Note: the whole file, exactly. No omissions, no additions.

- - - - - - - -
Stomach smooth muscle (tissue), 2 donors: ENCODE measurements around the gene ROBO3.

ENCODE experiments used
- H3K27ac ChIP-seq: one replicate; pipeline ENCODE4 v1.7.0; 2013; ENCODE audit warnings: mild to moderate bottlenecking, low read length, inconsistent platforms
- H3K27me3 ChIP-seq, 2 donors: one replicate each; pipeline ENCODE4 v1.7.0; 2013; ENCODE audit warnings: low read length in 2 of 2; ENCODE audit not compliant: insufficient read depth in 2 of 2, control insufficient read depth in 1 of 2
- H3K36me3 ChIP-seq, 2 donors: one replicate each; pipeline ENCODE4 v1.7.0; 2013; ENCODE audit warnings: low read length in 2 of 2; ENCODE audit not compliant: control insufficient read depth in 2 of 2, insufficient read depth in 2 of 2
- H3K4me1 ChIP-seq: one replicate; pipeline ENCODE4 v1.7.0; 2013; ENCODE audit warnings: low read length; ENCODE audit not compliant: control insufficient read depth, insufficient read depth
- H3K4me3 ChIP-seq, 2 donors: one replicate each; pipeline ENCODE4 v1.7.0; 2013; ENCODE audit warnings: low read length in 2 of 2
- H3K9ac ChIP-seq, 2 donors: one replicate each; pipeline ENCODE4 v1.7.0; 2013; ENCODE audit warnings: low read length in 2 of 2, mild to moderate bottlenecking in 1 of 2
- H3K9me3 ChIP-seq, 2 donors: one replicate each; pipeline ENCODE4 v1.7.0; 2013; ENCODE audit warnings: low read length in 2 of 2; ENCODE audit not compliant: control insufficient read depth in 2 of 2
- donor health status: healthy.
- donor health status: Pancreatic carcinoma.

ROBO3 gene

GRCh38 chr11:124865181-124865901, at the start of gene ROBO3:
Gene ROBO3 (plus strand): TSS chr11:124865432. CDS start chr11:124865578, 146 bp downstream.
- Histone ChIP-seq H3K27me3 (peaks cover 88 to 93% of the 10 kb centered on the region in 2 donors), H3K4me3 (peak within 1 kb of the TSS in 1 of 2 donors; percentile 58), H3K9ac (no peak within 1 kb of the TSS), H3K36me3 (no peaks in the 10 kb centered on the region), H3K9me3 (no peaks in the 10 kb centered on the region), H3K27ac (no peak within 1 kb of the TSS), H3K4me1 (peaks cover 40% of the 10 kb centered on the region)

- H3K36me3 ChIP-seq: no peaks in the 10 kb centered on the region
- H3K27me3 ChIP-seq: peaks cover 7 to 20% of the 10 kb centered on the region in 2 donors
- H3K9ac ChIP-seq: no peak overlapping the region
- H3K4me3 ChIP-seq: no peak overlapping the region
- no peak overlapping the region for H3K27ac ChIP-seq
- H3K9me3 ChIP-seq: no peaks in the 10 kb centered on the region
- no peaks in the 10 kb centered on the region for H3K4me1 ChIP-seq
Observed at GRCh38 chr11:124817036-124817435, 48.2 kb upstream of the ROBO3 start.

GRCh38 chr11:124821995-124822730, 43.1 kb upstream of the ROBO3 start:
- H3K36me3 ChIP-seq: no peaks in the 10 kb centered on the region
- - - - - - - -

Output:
Stomach smooth muscle (tissue), 2 donors: ENCODE measurements around the gene ROBO3.

ENCODE experiments used
- H3K27ac ChIP-seq: one replicate; pipeline ENCODE4 v1.7.0; 2013; ENCODE audit warnings: mild to moderate bottlenecking, low read length, inconsistent platforms
- H3K27me3 ChIP-seq, 2 donors: one replicate each; pipeline ENCODE4 v1.7.0; 2013; ENCODE audit warnings: low read length in 2 of 2; ENCODE audit not compliant: insufficient read depth in 2 of 2, control insufficient read depth in 1 of 2
- H3K36me3 ChIP-seq, 2 donors: one replicate each; pipeline ENCODE4 v1.7.0; 2013; ENCODE audit warnings: low read length in 2 of 2; ENCODE audit not compliant: control insufficient read depth in 2 of 2, insufficient read depth in 2 of 2
- H3K4me1 ChIP-seq: one replicate; pipeline ENCODE4 v1.7.0; 2013; ENCODE audit warnings: low read length; ENCODE audit not compliant: control insufficient read depth, insufficient read depth
- H3K4me3 ChIP-seq, 2 donors: one replicate each; pipeline ENCODE4 v1.7.0; 2013; ENCODE audit warnings: low read length in 2 of 2
- H3K9ac ChIP-seq, 2 donors: one replicate each; pipeline ENCODE4 v1.7.0; 2013; ENCODE audit warnings: low read length in 2 of 2, mild to moderate bottlenecking in 1 of 2
- H3K9me3 ChIP-seq, 2 donors: one replicate each; pipeline ENCODE4 v1.7.0; 2013; ENCODE audit warnings: low read length in 2 of 2; ENCODE audit not compliant: control insufficient read depth in 2 of 2
- donor health status: healthy.
- donor health status: Pancreatic carcinoma.

ROBO3 gene

GRCh38 chr11:124865181-124865901, at the start of gene ROBO3:
Gene ROBO3 (plus strand): TSS chr11:124865432. CDS start chr11:124865578, 146 bp downstream.
- Histone ChIP-seq H3K27me3 (peaks cover 88 to 93% of the 10 kb centered on the region in 2 donors), H3K4me3 (peak within 1 kb of the TSS in 1 of 2 donors; percentile 58), H3K9ac (no peak within 1 kb of the TSS), H3K36me3 (no peaks in the 10 kb centered on the region), H3K9me3 (no peaks in the 10 kb centered on the region), H3K27ac (no peak within 1 kb of the TSS), H3K4me1 (peaks cover 40% of the 10 kb centered on the region)

- H3K36me3 ChIP-seq: no peaks in the 10 kb centered on the region
- H3K27me3 ChIP-seq: peaks cover 7 to 20% of the 10 kb centered on the region in 2 donors
- H3K9ac ChIP-seq: no peak overlapping the region
- H3K4me3 ChIP-seq: no peak overlapping the region
- no peak overlapping the region for H3K27ac ChIP-seq
- H3K9me3 ChIP-seq: no peaks in the 10 kb centered on the region
- no peaks in the 10 kb centered on the region for H3K4me1 ChIP-seq
Observed at GRCh38 chr11:124817036-124817435, 48.2 kb upstream of the ROBO3 start.

GRCh38 chr11:124821995-124822730, 43.1 kb upstream of the ROBO3 start:
- H3K36me3 ChIP-seq: no peaks in the 10 kb centered on the region